One should be aware that money and financial interests play a dominant role in our state’s politics. No surprises there, of course, but there will always be attempts to convince the public that those who support or oppose a given measure are funded by outside sources whereas their opponents are all homegrown Mainers who resent being told what to do by those who don’t live here.
It’s the darker side of the ‘from away’ perception that many have experienced, and it is deeply ironic since the only people in most of our country who could not be labeled as ‘from away’ would be the Native Americans – what Canada calls the First Nation –who lived here for thousands of years long before the Europeans arrived.
This specious dichotomy between those who are from away and those who aren’t was brought to the forefront last September when Commissioner Woodcock of the Department of Inland Fisheries and Wildlife spoke at a press conference declaring that supporters of the referendum which would have ended the baiting, hounding and trapping of bears were “ a group of well-funded, out-of-state activists who are more concerned about advancing their own agenda than they are the welfare of our own residents.”
Who did the Commissioner have in mind? He didn’t mean the Virginia-based NRA or the out-of-state trophy hunters who kill most of our bears. Instead, he meant the Washington-D.C. based Humane Society of the United States, even though the Society, like the Democratic and Republican parties (and the NRA), is a national and local organization with national and local constituencies, some 80,000 of whom live in our state.
The implication of the Commissioner’s statement was that a conspiracy was afoot, brought about by sinister forces whose ultimate goal was to end all hunting. No one mentioned – and certainly not the Commissioner – that in Colorado, Oregon and Washington, where Society-supported bearbaiting referenda have passed, traditional hunting actually increased by nearly 300%, providing revenue to states and businesses. Of course, Commissioner Woodcock could have remained neutral, but by taking a partisan stand he threw the weight of government authority toward opponents of referendum and set the tone for the IFW to do likewise.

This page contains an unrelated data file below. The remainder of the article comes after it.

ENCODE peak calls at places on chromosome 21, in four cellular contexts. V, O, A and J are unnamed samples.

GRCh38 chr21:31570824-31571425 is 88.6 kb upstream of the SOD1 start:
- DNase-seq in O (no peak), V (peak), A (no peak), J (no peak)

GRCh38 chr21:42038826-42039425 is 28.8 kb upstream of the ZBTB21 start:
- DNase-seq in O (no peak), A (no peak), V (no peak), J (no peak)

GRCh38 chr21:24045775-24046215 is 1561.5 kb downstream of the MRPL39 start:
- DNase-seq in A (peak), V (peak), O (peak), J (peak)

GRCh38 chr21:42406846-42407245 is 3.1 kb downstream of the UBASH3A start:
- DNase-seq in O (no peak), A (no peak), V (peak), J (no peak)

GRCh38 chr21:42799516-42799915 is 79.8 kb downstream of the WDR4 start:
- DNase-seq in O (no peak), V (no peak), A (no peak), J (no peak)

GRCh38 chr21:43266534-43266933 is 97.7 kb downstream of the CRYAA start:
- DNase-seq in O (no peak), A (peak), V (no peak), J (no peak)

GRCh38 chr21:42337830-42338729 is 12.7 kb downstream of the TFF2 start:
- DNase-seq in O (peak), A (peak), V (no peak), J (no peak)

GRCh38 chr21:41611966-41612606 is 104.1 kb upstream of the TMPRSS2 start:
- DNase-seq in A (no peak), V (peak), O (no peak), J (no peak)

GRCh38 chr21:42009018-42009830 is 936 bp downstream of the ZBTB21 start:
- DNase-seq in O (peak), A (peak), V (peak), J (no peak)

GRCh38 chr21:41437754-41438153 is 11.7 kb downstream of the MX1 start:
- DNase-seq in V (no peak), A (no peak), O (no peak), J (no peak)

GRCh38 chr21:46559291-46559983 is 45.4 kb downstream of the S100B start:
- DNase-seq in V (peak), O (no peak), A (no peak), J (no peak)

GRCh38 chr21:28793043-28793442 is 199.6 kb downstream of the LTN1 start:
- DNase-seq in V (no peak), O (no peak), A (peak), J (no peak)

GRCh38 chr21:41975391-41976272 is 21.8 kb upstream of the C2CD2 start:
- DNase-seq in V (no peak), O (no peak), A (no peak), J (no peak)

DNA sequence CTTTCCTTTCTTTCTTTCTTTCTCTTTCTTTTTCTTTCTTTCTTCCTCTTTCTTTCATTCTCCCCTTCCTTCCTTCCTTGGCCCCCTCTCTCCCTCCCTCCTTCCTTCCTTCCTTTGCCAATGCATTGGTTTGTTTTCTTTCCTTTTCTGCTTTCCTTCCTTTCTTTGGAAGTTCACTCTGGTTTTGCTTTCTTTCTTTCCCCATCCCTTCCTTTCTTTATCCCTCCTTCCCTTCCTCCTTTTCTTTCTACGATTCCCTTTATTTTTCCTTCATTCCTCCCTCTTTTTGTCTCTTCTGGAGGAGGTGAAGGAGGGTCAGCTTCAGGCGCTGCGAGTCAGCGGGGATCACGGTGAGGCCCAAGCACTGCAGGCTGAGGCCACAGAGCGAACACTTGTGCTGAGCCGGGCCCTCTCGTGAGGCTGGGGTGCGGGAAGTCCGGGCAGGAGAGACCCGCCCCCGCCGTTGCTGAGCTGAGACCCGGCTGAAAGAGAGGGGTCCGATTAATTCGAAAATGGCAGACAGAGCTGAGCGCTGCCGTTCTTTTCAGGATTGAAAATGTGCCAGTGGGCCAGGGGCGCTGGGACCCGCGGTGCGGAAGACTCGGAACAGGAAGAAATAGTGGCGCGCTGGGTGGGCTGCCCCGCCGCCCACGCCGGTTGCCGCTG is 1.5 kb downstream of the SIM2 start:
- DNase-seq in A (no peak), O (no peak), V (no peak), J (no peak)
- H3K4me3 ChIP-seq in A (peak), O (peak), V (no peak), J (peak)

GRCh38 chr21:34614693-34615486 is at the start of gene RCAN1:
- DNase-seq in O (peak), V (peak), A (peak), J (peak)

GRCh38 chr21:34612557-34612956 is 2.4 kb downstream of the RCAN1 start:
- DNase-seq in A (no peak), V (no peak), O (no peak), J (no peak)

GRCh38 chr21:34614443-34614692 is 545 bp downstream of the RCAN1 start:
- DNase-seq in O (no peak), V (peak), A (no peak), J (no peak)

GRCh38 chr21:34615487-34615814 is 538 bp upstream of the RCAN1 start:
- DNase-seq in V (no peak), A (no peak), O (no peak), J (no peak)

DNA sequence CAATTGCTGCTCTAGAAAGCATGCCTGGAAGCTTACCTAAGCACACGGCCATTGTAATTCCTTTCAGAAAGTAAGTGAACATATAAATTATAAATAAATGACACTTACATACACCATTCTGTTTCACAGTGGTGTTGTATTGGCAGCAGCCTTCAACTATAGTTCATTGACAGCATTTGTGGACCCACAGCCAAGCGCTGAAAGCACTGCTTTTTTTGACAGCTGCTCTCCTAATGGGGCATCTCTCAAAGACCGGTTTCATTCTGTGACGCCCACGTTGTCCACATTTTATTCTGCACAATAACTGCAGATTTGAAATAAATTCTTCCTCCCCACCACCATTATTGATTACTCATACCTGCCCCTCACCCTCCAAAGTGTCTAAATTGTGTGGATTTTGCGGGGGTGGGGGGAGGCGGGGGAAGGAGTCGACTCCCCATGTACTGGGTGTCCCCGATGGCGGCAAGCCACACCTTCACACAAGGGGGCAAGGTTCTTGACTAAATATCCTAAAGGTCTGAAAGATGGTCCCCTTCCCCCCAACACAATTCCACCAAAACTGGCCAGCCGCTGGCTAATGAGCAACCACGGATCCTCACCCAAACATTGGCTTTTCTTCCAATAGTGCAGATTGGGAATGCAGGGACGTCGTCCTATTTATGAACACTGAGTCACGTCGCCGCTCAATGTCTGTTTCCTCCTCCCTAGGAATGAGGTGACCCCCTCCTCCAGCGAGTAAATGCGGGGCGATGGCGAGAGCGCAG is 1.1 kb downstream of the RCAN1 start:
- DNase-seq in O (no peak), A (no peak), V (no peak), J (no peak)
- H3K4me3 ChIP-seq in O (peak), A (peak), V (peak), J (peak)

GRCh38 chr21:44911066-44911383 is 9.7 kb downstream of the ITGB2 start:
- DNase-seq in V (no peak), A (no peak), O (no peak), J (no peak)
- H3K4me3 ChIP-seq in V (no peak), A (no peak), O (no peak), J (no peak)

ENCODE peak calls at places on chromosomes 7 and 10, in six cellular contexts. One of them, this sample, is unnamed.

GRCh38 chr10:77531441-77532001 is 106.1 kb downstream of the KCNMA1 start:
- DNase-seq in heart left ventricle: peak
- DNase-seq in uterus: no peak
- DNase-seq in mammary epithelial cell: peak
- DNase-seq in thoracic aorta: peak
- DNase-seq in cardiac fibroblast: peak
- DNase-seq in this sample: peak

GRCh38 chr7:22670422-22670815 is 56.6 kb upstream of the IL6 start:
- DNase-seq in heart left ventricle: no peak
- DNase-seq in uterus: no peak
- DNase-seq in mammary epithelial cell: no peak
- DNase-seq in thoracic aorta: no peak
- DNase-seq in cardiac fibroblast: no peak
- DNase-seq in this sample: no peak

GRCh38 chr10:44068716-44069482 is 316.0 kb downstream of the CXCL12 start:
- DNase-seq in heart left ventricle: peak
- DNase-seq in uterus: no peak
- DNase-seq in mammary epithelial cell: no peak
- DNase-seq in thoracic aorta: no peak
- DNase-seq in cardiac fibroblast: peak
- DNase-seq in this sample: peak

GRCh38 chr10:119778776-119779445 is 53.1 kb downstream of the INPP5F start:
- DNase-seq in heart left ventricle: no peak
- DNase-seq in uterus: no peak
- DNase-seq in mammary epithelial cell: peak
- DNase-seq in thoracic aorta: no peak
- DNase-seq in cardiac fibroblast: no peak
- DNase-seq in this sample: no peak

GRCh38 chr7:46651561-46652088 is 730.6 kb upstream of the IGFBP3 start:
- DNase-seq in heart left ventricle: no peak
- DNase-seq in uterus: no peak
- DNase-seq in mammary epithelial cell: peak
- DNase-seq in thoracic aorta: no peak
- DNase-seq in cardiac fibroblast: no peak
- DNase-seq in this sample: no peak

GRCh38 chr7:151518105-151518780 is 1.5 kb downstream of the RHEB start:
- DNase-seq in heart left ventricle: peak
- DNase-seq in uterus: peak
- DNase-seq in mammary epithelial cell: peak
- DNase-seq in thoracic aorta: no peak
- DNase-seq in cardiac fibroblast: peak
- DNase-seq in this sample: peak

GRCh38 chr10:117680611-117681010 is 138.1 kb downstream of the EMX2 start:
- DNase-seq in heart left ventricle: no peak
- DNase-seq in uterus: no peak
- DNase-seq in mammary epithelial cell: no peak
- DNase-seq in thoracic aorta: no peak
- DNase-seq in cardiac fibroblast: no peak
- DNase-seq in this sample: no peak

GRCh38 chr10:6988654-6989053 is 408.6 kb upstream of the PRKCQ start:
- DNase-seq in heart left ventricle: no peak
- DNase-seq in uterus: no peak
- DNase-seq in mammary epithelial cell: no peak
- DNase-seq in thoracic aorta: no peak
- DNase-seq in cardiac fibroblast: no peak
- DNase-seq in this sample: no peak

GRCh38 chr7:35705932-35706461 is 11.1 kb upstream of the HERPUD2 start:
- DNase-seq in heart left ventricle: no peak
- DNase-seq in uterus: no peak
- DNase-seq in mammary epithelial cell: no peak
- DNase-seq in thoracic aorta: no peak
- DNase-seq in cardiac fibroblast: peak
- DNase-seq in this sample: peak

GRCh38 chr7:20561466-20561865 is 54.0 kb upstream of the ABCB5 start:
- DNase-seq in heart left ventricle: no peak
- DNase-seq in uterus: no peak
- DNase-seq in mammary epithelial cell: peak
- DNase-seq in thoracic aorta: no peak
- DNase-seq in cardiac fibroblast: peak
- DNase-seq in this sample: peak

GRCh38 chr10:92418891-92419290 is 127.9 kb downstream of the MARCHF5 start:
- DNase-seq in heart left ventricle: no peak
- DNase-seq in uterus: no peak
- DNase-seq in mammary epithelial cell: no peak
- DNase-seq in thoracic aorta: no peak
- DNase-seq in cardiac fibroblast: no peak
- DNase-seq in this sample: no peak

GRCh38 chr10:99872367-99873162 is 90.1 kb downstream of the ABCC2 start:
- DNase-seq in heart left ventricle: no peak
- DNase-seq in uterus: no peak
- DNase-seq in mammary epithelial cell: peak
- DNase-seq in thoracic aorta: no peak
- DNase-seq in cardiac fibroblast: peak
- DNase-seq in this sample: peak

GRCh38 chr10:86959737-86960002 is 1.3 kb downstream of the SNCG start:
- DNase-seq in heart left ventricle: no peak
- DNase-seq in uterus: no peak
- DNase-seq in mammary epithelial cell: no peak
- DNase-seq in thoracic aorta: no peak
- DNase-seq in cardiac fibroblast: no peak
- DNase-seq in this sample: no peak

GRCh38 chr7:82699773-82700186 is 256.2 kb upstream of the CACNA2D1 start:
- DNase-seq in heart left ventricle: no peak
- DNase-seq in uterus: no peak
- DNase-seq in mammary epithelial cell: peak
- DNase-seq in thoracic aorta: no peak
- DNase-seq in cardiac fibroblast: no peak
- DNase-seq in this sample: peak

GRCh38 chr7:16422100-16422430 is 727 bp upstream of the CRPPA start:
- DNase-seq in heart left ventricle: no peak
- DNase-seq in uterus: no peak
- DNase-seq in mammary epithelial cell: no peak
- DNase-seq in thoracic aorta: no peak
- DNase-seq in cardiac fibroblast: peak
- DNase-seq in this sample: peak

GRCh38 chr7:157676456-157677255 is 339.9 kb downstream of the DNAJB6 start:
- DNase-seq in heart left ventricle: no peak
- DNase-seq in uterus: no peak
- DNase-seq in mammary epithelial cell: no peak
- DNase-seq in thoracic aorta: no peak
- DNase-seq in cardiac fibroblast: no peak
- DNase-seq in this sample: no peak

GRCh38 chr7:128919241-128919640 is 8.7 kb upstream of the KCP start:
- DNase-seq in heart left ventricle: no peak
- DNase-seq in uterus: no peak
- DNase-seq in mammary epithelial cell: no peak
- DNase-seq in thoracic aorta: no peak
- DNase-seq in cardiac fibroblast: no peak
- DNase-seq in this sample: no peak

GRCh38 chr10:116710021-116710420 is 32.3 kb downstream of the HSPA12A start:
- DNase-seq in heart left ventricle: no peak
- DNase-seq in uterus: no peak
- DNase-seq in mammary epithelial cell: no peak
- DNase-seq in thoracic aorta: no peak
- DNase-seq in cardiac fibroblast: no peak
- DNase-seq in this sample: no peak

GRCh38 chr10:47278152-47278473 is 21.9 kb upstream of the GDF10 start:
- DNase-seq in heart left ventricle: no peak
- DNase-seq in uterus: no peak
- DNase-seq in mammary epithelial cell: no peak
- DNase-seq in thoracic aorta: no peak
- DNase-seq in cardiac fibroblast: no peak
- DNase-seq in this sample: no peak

Why was the Humane Society a major donor of the referendum? The reason is simple economics. Mainers who supported the referendum – individuals, small businesses, animal shelters, and so on – simply did not have the financial resources that are available to the state’s powerful hunting and trapping lobby and therefore have to rely on outside funding to bear the expenses – well over $2,000,000 – of a campaign. That doesn’t mean their convictions were less strong; it just means their pockets weren’t as deep.
By contrast the opposition could (and did) call on a number of in-state organizations such as the Sportsman’s Alliance of Maine and the Maine Trappers Association, not to mention the Maine Professional Guides Association which alone contributed $121,000. Donations were also received from numerous Maine outfitters and guiding businesses as well as trapping and hunting organizations that had a financial stake in the outcome.
But let’s not forget something that was seldom (if ever) written about by local journalists – the opposition was also heavily financed by out-of-state money. A small sample – very small -from the Maine Commission on Governmental Ethics and Election Practices included the NRA ($39,000), the Ohio-based U.S. Sportsmen’s Alliance ($125.000), the Washington, D.C.-based Ballot Issues Coalition ($45,000), Safari Club International ($40,600), the Vermont Bear Hound Association ($10,000), the Vermont Trappers Association ($27,500), the Wisconsin Bear Hunters Association ($10,000), the Dallas (Texas) Safari Club ($7500), and the Trappers Associations of Ohio and Pennsylvania ($20,000).
Outside money on both sides of the referendum? No doubt about it. Was the impression given by the media and the opposition that the only out-of-state financial source was the Humane Society? Also, no doubt about it – but there’s an important difference. The opposition wanted to maintain the status quo of baiting, hounding and trapping, the licensing fees they generate and the revenue stream they produce. The Humane Society had no financial motive to support the referendum; its goal was to end cruelty, something it’s been doing nationwide ever since it was founded in 1954.
One thing’s for sure – even though the referendum failed, many of the state’s residents are not happy about baiting, trapping and hounding bears. So long as our legislators refuse to act on behalf of all citizens instead of the hunting/trapping minority, so long as the hunting lobby continues to support unfair and unsporting practices in place of Maine’s proud tradition of fair-chase hunting, the issue is not decided. The struggle to end cruelty continues as it always has and always will.